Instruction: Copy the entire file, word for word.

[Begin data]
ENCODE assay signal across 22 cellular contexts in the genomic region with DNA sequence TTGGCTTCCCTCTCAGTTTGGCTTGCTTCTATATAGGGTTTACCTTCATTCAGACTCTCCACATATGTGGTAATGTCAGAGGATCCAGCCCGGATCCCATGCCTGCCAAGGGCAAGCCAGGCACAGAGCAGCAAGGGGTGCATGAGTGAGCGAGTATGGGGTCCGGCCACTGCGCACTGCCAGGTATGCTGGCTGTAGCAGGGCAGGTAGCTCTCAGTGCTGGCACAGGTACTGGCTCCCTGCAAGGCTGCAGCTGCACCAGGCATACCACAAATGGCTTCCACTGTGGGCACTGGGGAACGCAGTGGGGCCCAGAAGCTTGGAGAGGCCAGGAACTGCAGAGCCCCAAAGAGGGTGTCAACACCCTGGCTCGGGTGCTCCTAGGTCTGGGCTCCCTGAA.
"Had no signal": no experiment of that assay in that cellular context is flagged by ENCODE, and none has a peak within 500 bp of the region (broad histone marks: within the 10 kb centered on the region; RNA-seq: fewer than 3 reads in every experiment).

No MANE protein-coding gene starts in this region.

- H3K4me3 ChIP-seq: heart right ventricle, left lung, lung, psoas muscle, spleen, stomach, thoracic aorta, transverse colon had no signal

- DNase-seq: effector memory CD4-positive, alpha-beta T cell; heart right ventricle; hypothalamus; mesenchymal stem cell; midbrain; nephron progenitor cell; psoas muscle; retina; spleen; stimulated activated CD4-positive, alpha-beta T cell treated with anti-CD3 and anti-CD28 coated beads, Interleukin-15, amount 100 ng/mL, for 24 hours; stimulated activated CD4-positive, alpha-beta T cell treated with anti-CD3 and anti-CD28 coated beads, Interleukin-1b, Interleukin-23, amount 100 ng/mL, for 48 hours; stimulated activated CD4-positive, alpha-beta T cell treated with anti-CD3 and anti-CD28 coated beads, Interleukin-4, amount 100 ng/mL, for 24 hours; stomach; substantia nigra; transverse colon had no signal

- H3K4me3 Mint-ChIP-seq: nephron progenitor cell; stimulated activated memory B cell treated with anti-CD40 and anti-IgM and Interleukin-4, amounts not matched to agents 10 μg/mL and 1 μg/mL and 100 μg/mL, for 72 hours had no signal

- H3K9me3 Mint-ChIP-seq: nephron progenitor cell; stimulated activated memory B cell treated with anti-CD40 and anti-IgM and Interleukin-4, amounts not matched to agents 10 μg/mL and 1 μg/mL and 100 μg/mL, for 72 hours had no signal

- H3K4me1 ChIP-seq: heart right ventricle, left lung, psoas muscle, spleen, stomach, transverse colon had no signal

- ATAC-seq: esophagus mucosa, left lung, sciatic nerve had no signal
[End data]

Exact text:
ENCODE assay signal across 22 cellular contexts in the genomic region with DNA sequence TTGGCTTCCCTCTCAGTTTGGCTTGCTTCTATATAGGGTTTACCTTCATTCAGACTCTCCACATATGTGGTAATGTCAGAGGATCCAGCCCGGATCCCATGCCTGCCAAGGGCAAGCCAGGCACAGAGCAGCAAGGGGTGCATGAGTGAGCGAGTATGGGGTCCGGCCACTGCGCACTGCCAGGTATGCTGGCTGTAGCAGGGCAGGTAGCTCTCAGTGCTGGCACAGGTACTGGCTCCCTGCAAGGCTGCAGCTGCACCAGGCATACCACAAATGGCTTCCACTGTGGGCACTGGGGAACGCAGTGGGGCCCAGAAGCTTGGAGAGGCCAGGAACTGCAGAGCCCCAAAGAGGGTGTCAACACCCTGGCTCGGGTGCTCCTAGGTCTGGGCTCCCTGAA.
"Had no signal": no experiment of that assay in that cellular context is flagged by ENCODE, and none has a peak within 500 bp of the region (broad histone marks: within the 10 kb centered on the region; RNA-seq: fewer than 3 reads in every experiment).

No MANE protein-coding gene starts in this region.

- H3K4me3 ChIP-seq: heart right ventricle, left lung, lung, psoas muscle, spleen, stomach, thoracic aorta, transverse colon had no signal

- DNase-seq: effector memory CD4-positive, alpha-beta T cell; heart right ventricle; hypothalamus; mesenchymal stem cell; midbrain; nephron progenitor cell; psoas muscle; retina; spleen; stimulated activated CD4-positive, alpha-beta T cell treated with anti-CD3 and anti-CD28 coated beads, Interleukin-15, amount 100 ng/mL, for 24 hours; stimulated activated CD4-positive, alpha-beta T cell treated with anti-CD3 and anti-CD28 coated beads, Interleukin-1b, Interleukin-23, amount 100 ng/mL, for 48 hours; stimulated activated CD4-positive, alpha-beta T cell treated with anti-CD3 and anti-CD28 coated beads, Interleukin-4, amount 100 ng/mL, for 24 hours; stomach; substantia nigra; transverse colon had no signal

- H3K4me3 Mint-ChIP-seq: nephron progenitor cell; stimulated activated memory B cell treated with anti-CD40 and anti-IgM and Interleukin-4, amounts not matched to agents 10 μg/mL and 1 μg/mL and 100 μg/mL, for 72 hours had no signal

- H3K9me3 Mint-ChIP-seq: nephron progenitor cell; stimulated activated memory B cell treated with anti-CD40 and anti-IgM and Interleukin-4, amounts not matched to agents 10 μg/mL and 1 μg/mL and 100 μg/mL, for 72 hours had no signal

- H3K4me1 ChIP-seq: heart right ventricle, left lung, psoas muscle, spleen, stomach, transverse colon had no signal

- ATAC-seq: esophagus mucosa, left lung, sciatic nerve had no signal